The first possum was proof of concept — the collar survived the crush of the snake, and the snake didn’t pass the collar, giving the scientists time to find it.
Two weeks ago, a second collar stopped moving, then started again, indicating that a big raccoon had been eaten by a snake. This time they found the snake more quickly: jackpot, a 77-pound behemoth also full of egg follicles.
On Wednesday, yet another collar emitted a mortality signal and started moving again. But by the time researchers reached the tracker, all they found was a collar in a pile of snake poop; the python had passed the device.
“This was really crushing to me that we didn’t pull out this giant monster snake that ate this latest opossum,” Cove said. They now know that there’s a sense of urgency, especially if the snake is large enough to pass the collar.
Of the 43 collars they’ve deployed, they know three were ingested by pythons, but six more have simply disappeared. The research team now wonders if they were consumed by pythons who then moved beyond the study’s geographic range.
Cruel or crucial?
Is tracking prey to find pythons tantamount to using innocent raccoons and possums as bait?
“That’s a question we’re getting — don’t you feel guilty for putting these animals at risk?” Cove said.
He said the collared animals are not at greater risk, they go about their business as they normally would, and researchers ensure the collars don’t hinder their movements. Unfortunately the pythons sometimes intercept them.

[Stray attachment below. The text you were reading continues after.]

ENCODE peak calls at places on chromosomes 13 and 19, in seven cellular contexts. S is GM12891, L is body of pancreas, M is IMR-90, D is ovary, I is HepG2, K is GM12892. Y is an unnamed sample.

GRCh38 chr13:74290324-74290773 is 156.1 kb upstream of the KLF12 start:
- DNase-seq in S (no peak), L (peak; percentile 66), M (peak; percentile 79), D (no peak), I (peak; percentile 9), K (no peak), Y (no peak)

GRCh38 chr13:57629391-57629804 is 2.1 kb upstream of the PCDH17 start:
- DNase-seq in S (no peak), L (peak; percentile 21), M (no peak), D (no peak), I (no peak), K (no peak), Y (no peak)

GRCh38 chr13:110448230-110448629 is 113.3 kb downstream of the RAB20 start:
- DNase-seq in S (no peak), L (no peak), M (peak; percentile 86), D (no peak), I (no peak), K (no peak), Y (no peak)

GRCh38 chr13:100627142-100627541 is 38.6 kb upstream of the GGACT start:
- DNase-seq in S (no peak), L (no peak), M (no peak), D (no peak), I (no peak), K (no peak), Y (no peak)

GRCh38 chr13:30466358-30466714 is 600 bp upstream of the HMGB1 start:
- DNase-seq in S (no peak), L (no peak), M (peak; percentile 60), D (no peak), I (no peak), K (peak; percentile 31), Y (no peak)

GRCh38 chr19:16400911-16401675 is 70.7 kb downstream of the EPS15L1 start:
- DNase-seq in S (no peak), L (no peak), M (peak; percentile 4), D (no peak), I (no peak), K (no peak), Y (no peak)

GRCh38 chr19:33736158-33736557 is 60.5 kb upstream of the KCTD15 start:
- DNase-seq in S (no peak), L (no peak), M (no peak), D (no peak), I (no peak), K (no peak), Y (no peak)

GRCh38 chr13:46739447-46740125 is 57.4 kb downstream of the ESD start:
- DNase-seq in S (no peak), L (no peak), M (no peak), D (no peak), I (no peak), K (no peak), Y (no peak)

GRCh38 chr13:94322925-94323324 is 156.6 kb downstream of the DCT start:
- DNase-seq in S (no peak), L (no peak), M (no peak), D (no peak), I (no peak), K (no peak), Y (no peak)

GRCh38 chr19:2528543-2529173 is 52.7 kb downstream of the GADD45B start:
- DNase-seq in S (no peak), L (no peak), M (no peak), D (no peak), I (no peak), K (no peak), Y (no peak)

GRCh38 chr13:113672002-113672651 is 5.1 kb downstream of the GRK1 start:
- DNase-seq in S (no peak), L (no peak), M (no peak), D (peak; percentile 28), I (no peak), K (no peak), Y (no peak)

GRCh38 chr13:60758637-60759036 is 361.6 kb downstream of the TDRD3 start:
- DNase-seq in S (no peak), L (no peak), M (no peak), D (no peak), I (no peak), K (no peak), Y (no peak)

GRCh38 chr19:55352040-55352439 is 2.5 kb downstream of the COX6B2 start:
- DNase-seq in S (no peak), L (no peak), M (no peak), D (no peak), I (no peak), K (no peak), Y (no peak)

“We’re not doing anything but observing the animals doing their natural thing, and they’re unfortunately getting consumed and it’s leading to these python removals,” he said.
As it stands, no one has invented an effective way to remove invasive pythons.
Authorities have tried myriad methods, including tracking them with beagles, holding a python-catching derby called Python Challenge — last year’s 10-day challenge resulted in 231 snakes killed, a small fraction of the “tens of thousands” the U.S. Geological Survey estimates are lurking wild in the state.
Will tracking pythons with their prey eradicate the destructive serpents?
No, but it has an advantage over other methods that might make it more potent.
“The beauty of this project is that there are size limitations to the snakes,” Cove said. “These are big racoons and larger male opossums, so big snakes that are taking these — the largest snakes are big females.”
The next step
The research collaborators at Crocodile Lake National Wildlife Refuge are currently putting together proposals with stakeholders in South Florida to find ways to fund and create more and cheaper collars for further study.
Cove said researchers are working on building collars that are small and light enough to not impede the raccoons and possums who wear them, but large enough to prevent the big target snakes from passing them. One idea is to cinch zip ties on the collars so that the plastic tails catch within the snake’s digestive tract.
Additionally, if future collars don’t need to track mammal movement, but merely signal mortality and location, they can be much cheaper. Current collars cost $1,500 and work for two years. But simpler mortality VHS collars would come in at about $200 each.
“If we can make cheaper collars and incorporate drone technology … we could put this out on a much broader scale,” Cove said.